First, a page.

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Fifth circuit says “no Monday morning quarterbacking” and affirms a win for parents on eligibility.

Originally published by the Council of Parent Attorneys and Advocates, Inc.

Fifth circuit says “no Monday morning quarterbacking” and affirms a win for parents on eligibility.

On May 15, 2019, parents prevailed in the Fifth Circuit Court of Appeals’ decision in Lisa M., et al v. Leander Indep. Sch. Dist., which affirmed the district court’s decision that J.M. should have been found eligible for special education despite his ultimate academic success in school, earning all A’s and B’s with only the provision of a Section 504 Plan. The Fifth Circuit, echoing the arguments set forth by both L.M. and COPAA’s Amicus brief, explained that, unlike the review of the appropriateness of an IEP, in which courts do take into account hindsight evidence including academic and non-academic success, when reviewing the appropriateness of an IDEA eligibility decision, only the information available to the team at the time of the eligibility decisionshould be considered by reviewing hearing officers or courts. Thus, the Fifth Circuit made clear that in the context of reviewing eligibility “Monday morning quarterbacking” with subsequent information or events is not permissible.

Additionally, the Fifth Circuit reiterated that under the “clear error” standard of review, reversal of the district court’s decision is not warranted in a case, such as this one, where the “district court’s findings are well-supported, reasonable, and correct.” Moreover, the Fifth Circuit explained that in the “due process hearing context, which resembles a bench trial in many respects,” and during which the hearing officer in this case heard live testimony from fifteen witnesses, the “clear error” standard is afforded even “greater deference” because the findings are “based upon determinations of credibility” of the witnesses.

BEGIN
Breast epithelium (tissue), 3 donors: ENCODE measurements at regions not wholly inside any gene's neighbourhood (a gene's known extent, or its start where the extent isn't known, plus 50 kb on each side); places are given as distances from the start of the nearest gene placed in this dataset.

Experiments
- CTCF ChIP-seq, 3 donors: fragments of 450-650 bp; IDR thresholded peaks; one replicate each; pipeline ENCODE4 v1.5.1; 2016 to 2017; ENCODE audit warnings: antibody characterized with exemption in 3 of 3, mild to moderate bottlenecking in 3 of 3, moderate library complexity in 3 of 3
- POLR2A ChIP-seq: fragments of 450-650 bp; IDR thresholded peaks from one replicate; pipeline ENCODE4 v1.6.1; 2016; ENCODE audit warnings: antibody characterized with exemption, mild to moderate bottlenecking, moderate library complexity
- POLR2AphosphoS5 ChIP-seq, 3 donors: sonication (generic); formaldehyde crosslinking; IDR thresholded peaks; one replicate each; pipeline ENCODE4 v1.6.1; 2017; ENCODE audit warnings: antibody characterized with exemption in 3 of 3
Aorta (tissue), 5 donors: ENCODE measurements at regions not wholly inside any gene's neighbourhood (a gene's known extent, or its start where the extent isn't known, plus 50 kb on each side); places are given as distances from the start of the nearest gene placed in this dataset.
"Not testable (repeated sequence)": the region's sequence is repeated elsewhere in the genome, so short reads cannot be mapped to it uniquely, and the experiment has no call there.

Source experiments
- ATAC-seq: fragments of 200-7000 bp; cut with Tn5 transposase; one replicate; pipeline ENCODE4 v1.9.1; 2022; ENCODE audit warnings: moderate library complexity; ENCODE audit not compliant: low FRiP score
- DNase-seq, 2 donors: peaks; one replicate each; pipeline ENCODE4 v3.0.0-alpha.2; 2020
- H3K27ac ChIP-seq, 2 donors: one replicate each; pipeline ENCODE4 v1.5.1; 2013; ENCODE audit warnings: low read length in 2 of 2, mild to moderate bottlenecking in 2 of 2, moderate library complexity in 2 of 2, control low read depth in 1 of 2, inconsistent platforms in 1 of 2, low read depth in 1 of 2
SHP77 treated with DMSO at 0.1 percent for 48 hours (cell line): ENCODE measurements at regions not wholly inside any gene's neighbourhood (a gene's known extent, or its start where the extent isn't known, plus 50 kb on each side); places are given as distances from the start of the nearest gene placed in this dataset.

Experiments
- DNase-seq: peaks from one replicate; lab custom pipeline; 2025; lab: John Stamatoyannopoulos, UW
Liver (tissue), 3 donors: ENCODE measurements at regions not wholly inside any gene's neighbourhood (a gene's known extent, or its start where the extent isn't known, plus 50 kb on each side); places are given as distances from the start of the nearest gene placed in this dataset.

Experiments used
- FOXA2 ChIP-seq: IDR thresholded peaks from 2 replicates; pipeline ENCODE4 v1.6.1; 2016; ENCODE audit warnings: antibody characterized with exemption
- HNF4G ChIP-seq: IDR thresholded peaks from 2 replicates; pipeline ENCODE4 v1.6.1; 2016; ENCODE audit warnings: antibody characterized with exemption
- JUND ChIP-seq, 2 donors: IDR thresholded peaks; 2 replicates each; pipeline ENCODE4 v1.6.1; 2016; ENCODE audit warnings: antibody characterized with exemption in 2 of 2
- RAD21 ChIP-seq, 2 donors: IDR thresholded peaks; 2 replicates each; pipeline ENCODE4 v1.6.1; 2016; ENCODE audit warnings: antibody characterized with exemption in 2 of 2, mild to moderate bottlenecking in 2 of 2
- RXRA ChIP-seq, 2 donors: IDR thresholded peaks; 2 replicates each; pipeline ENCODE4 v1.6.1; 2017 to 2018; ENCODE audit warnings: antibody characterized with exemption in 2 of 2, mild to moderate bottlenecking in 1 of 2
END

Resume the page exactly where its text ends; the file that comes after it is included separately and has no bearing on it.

And finally, the Fifth Circuit clarified what it means to “need special education and related services” for purposes of determining eligibility under IDEA. While acknowledging that neither IDEA nor the federal regulations define what it means to “need” special education and related services, the Fifth Circuit reiterated that such “‘need’ should not be measured according to ‘whether or not a student’s potential could be maximized via special education services.’” Likewise, and important to this case, “while grades are a consideration in determining whether special education services are necessary, they may not be the exclusive one.” Accordingly, the Fifth Circuit found the hearing’s officers findings of J.M.’s documented struggles in accessing his general education supported his “need” for special education and related services, and thus affirmed the district court’s decision that J.M. should have been found eligible for special education under IDEA.

Congratulations to Sonja Kerr for her excellent advocacy!

Read the decision in Lisa M., et al v. Leander Indep. Sch. Dist.